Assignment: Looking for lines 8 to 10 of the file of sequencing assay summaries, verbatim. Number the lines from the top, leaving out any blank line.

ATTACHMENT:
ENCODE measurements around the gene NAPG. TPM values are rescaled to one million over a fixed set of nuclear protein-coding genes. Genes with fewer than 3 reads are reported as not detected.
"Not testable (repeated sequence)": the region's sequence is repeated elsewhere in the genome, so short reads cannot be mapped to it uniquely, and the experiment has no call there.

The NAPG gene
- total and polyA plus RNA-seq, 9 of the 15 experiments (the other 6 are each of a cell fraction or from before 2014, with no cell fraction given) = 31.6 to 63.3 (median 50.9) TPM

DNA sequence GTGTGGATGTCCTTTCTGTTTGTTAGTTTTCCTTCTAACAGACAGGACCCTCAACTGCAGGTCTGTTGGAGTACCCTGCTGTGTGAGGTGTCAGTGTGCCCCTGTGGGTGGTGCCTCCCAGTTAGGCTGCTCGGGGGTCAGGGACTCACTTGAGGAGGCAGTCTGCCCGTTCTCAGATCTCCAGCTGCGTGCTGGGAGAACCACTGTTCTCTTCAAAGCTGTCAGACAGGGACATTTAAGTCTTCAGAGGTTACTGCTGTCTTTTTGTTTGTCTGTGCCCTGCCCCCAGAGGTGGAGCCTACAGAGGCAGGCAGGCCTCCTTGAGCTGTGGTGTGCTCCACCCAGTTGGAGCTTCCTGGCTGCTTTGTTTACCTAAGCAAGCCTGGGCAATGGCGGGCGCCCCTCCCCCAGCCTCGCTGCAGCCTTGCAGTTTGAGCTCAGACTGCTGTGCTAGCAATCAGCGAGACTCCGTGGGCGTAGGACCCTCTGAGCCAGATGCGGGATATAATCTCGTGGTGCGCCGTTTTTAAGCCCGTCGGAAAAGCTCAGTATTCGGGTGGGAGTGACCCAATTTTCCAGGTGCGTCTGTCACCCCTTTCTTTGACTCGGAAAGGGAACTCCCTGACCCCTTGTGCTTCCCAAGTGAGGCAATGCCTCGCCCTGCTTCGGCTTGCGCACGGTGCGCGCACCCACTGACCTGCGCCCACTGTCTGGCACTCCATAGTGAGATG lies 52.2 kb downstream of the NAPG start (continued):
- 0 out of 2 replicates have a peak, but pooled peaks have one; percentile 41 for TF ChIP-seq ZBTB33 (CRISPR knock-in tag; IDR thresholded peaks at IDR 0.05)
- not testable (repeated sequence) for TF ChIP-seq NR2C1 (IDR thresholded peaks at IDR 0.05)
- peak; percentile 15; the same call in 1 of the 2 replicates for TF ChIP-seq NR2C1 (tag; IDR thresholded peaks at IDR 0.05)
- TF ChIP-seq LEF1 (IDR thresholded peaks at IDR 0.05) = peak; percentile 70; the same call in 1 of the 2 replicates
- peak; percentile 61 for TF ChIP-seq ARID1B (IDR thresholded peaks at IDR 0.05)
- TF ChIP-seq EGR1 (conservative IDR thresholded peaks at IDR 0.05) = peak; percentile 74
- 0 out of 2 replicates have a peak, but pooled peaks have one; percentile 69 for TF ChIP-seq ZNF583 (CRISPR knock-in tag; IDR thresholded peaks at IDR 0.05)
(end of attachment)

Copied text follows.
- peak; percentile 15; the same call in 1 of the 2 replicates for TF ChIP-seq NR2C1 (tag; IDR thresholded peaks at IDR 0.05)
- TF ChIP-seq LEF1 (IDR thresholded peaks at IDR 0.05) = peak; percentile 70; the same call in 1 of the 2 replicates
- peak; percentile 61 for TF ChIP-seq ARID1B (IDR thresholded peaks at IDR 0.05)